Of course, homelessness also remains a core issue for Todd. “We need to take an initiative nationwide in our cities to care for the homeless and for the mentally ill,” he insists. “Cities need to feel empowered to speak love and truth to people and not to just turn a blind eye. Personally, I think we need to have programs on national, state, and local levels that care for these people.”
Under Overstreet’s Tutelage—On and Off Grounds
Todd came to his chosen industry well-prepared from his time on Grounds. Having graduated with a degree in American Politics and Government from the College of Arts & Sciences, he rounded out his education with a minor in Urban Environmental Planning from the Architecture School and considers himself fortunate to have taken the Real Estate Track through the Commerce School, “even though I wasn’t enrolled in that. I just pestered [Professors] George Overstreet and Don King enough at the time to allow me to sit in and take the classes.”
Speaking of Overstreet, Todd doesn’t hold back: “George is a good leader, a good friend, a good professor, and a good mentor. He’s dedicated the majority of his life to educating and mentoring students inside and outside the classroom.” Relating a story about his early UVA career, Todd recalls the start of their friendship, when Overstreet called him up, seemingly out of the blue.
“‘What are you doing now?’ he asked. I said, ‘Well, I’m heading to class in a little bit.’ His response was, ‘Can you skip it?’”
It turns out that Overstreet wanted to take him along to check out a historic property outside of town. Todd agreed to go: “I needed to take him up on that offer, and that’s how we connected: We went out and marched around a property. He’s curious, and his passion for learning has been something that’s encouraged me over the years.”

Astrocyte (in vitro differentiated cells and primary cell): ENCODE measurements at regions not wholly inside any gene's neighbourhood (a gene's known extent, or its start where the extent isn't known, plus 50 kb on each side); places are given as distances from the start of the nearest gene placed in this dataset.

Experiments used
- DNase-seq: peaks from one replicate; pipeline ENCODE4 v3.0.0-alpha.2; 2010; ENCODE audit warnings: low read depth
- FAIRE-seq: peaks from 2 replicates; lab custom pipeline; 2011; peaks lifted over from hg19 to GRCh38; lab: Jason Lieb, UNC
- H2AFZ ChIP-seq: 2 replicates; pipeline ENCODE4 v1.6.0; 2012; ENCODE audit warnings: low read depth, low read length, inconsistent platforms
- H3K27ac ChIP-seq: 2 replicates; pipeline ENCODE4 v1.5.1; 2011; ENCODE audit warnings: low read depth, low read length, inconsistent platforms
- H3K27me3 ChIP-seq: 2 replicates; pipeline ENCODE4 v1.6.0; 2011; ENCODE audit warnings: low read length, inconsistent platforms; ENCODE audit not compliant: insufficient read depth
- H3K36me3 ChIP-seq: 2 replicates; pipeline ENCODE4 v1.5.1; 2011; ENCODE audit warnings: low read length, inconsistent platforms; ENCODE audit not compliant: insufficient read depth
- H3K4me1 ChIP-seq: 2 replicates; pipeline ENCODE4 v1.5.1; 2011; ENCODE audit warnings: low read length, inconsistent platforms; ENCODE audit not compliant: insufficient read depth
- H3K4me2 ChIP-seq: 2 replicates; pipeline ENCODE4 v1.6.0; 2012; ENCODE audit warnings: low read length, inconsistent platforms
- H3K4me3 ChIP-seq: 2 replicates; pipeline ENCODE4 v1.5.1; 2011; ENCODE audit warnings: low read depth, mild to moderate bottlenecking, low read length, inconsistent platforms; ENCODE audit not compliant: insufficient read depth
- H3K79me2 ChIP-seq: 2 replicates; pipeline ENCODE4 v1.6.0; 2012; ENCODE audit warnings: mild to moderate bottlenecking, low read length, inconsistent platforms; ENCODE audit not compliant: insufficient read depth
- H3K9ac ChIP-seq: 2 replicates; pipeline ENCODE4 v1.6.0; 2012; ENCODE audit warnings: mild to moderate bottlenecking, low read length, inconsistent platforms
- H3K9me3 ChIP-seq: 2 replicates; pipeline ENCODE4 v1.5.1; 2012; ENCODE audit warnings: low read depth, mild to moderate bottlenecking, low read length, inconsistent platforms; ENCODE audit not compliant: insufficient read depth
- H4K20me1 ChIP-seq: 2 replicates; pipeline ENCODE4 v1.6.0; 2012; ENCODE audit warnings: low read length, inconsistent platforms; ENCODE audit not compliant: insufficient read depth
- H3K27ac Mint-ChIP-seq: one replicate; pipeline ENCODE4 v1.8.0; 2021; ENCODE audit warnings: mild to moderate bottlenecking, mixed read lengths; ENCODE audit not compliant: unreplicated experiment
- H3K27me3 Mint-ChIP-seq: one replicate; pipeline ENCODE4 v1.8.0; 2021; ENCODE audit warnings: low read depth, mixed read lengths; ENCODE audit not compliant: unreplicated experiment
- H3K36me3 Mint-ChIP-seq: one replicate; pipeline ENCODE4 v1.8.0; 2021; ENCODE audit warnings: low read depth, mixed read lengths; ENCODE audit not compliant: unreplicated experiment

Todd also credits Overstreet with bringing business leaders into the classroom from different segments of the real estate industry, ranging from CEOs of public companies to owners of small family business offices. “That was really important to me as a student to see,” he says. “There are so many different segments within real estate, and there are so many different avenues of what you can focus on.”
Exploring those many aspects to the industry are something that he feels UVA’s Center for Real Estate and the Built Environment embodies. It’s an essential nexus for the subject that Todd says was missing when he was a student.
“It’s been fun to see the Center come full circle, because it’s exactly what I would have been looking for as an undergrad. I had to piece that knowledge together myself. When you blend all of those departments together and all the curricula together, it’s going to be something amazing. It’s not just going to influence the lives of students and their careers, but it’s also going to change the built environment as a whole,” Todd says, referencing his excitement for the research being undertaken by faculty and the grants being procured to fund it, which he sees serving as a magnet to attract talent, which will in turn, benefit students.
“I’m honored that I was asked to join the Advisory Board,” he says, pointing out that he fully supports the Center and its mission. “I think it’s going to grow rapidly, and more people are going to see how important this is as an area of our University.”